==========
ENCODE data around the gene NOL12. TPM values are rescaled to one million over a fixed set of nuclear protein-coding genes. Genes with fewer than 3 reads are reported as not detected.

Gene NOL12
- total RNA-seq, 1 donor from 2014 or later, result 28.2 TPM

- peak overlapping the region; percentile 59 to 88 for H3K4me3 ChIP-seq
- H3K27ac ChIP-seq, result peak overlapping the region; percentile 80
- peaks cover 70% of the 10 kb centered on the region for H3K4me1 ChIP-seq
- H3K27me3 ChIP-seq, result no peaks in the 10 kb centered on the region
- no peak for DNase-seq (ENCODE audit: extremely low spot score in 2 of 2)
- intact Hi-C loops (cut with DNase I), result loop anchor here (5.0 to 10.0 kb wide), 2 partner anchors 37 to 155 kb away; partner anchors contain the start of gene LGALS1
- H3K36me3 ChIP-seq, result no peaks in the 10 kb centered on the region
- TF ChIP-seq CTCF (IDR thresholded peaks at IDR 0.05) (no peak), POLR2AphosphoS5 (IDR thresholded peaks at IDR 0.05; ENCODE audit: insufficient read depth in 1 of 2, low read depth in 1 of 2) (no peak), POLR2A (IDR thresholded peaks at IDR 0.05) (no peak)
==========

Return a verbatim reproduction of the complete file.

ENCODE data around the gene NOL12. TPM values are rescaled to one million over a fixed set of nuclear protein-coding genes. Genes with fewer than 3 reads are reported as not detected.

Gene NOL12
- total RNA-seq, 1 donor from 2014 or later, result 28.2 TPM

- peak overlapping the region; percentile 59 to 88 for H3K4me3 ChIP-seq
- H3K27ac ChIP-seq, result peak overlapping the region; percentile 80
- peaks cover 70% of the 10 kb centered on the region for H3K4me1 ChIP-seq
- H3K27me3 ChIP-seq, result no peaks in the 10 kb centered on the region
- no peak for DNase-seq (ENCODE audit: extremely low spot score in 2 of 2)
- intact Hi-C loops (cut with DNase I), result loop anchor here (5.0 to 10.0 kb wide), 2 partner anchors 37 to 155 kb away; partner anchors contain the start of gene LGALS1
- H3K36me3 ChIP-seq, result no peaks in the 10 kb centered on the region
- TF ChIP-seq CTCF (IDR thresholded peaks at IDR 0.05) (no peak), POLR2AphosphoS5 (IDR thresholded peaks at IDR 0.05; ENCODE audit: insufficient read depth in 1 of 2, low read depth in 1 of 2) (no peak), POLR2A (IDR thresholded peaks at IDR 0.05) (no peak)